Rallying to Monte Carlo
by W M (Mike) Couper
It took me a long time to write this review, and the reason for this is the crux of why I cannot give a wholehearted positive recommendation for this book. Although the book pulls the reader in quickly with details and often humorous and exciting anecdotes of rally preparation and racing as an independent in 1939 and as a factory-supported driver in Rolls-Royces and Bentleys 1949–1955, after 70 pages or so the book becomes monotonous and difficult to finish. Many of these tales offer armchair excitement, but there are only so many icy S-curves necessitating tire chains, near misses, mechanical problems with solutions, hastily eaten meals and cabin repartee that one can bear patiently. The inevitable lists of winners, although of interest historically, tend to blend together to discourage sustained attention.
Author Mike Couper had raced at Brooklands between 1929–1938 and in 1939 began his stint as a Monte Carlo rally driver. He was in the motor trade throughout his rallying years and before, starting in 1933 selling Bentley, Rolls-Royce, British Leyland and others (the firm still exists and many old rally mementos are on display in their showroom). In his Foreword ex-Spitfire pilot, longtime TV presenter and writer, and the BBC’s motoring correspondent from 1950 to 1966 Raymond Baxter (d. 2006) who did the Monte 12 times, describes Couper as “happily married,” a “gentleman” and someone “whom a London cabby automatically calls ‘sir.’”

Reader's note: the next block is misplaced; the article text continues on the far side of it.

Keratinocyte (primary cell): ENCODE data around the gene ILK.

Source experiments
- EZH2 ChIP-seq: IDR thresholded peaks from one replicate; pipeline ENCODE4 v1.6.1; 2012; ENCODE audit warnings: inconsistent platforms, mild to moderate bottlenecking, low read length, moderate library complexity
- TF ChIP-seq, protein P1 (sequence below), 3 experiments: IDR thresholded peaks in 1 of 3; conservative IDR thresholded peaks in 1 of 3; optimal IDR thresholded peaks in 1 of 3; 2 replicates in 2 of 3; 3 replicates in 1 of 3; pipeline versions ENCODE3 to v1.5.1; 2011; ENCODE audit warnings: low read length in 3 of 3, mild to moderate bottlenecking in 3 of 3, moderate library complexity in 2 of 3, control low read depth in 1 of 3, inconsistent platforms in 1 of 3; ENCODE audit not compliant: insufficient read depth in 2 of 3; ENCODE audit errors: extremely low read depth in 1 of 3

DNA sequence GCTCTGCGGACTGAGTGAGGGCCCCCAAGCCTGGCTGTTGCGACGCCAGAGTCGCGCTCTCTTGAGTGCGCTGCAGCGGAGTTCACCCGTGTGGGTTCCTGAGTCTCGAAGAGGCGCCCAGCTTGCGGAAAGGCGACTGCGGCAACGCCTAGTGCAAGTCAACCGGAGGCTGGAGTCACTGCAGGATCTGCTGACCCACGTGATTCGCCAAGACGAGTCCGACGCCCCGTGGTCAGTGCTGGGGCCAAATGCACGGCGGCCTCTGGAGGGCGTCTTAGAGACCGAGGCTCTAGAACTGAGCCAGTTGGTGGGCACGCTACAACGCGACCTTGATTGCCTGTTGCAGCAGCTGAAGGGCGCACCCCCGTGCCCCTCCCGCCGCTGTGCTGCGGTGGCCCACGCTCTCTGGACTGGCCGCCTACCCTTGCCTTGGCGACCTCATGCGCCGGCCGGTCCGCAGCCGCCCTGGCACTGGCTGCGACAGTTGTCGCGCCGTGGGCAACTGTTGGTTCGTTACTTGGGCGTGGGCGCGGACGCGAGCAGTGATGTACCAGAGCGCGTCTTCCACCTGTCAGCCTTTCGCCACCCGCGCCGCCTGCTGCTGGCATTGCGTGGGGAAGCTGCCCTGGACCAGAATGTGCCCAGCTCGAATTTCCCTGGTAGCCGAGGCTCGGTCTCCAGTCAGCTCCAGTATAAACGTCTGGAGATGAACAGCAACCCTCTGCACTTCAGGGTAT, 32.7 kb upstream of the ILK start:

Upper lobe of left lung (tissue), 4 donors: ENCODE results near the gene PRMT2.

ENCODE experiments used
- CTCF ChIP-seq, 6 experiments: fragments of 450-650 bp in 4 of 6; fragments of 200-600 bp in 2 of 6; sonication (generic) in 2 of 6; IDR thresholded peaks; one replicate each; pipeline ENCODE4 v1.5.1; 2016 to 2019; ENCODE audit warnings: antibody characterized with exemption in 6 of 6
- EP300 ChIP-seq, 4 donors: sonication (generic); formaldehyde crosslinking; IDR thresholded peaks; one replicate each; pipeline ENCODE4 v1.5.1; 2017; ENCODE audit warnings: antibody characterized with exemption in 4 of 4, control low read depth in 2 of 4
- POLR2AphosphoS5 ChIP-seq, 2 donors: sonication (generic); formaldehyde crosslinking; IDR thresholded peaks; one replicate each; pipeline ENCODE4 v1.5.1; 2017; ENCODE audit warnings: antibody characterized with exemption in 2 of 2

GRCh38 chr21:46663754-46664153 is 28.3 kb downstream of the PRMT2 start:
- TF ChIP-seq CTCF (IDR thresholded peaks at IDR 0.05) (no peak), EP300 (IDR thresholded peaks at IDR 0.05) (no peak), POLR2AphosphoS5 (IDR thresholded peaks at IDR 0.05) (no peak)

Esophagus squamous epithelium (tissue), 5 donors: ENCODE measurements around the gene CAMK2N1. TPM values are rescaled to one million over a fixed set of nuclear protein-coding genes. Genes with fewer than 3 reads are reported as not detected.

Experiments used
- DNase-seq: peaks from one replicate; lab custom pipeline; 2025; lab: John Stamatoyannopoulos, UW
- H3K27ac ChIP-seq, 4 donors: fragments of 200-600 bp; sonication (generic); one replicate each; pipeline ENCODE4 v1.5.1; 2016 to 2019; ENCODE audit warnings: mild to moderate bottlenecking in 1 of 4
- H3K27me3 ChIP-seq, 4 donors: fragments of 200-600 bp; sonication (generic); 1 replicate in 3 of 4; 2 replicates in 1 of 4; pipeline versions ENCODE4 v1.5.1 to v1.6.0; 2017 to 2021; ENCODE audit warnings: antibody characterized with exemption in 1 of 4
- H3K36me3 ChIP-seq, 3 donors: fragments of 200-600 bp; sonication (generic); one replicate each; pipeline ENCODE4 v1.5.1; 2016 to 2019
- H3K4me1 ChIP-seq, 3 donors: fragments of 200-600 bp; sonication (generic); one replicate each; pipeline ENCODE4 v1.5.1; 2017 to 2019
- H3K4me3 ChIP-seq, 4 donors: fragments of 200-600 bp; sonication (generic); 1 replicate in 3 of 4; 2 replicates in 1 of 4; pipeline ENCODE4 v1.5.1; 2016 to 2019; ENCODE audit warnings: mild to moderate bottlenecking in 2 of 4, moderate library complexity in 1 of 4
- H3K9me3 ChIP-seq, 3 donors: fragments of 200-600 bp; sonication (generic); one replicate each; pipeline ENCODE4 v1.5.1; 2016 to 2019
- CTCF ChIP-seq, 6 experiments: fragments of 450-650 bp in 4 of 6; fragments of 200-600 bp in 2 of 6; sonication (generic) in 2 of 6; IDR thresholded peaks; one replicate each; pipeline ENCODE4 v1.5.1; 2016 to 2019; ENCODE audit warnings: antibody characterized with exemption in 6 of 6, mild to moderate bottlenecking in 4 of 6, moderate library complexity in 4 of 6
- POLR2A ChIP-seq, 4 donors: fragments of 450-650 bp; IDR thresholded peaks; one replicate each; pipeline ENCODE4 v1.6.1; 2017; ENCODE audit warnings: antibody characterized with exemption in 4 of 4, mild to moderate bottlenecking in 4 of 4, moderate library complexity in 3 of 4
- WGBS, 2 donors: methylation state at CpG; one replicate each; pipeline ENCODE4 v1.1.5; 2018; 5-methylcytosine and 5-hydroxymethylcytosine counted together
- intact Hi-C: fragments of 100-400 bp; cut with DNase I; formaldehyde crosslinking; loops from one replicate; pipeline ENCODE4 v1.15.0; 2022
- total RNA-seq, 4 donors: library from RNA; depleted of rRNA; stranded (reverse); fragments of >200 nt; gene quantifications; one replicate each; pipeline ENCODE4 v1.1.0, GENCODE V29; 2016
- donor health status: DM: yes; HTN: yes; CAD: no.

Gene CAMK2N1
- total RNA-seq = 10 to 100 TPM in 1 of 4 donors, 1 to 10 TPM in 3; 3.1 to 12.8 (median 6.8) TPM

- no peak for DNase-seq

Rallying certainly is not without value; it is a book that you want to have in your den or on the bedside table to dip into now and again. I found the period black-and-white photographs quite appealing, especially those in my Ian Allen edition that are hand-tinted. The photographs throughout the book are largely uncredited; the credits that are shown are from news services, manufactures, and the motoring press. It is assumed that most are from Couper’s personal collection. Many of these photographs seem quaint today in their suggestion of an earlier automotive era, reminding us that gentlemen would rally in coats and ties in cars that we now consider classics. The photographs of a Rolls-Royce Silver Wraith with its stately, formal Park Ward coachwork (in one photo, the car shows front fender damage against a snowy background) intimate an incongruity that would probably not be realized today. (For Rolls-Royce and Bentley aficionados, Martin Nutland in his book Bentley Mk VI [Veloce Press], goes into detail concerning Couper’s relationship with the Rolls-Royce company concerning the rallying of their cars.)
You can still find Couper’s book—long out of print—in the usual outlets.
Copyright 2011, Bill Wolf (speedreaders.info).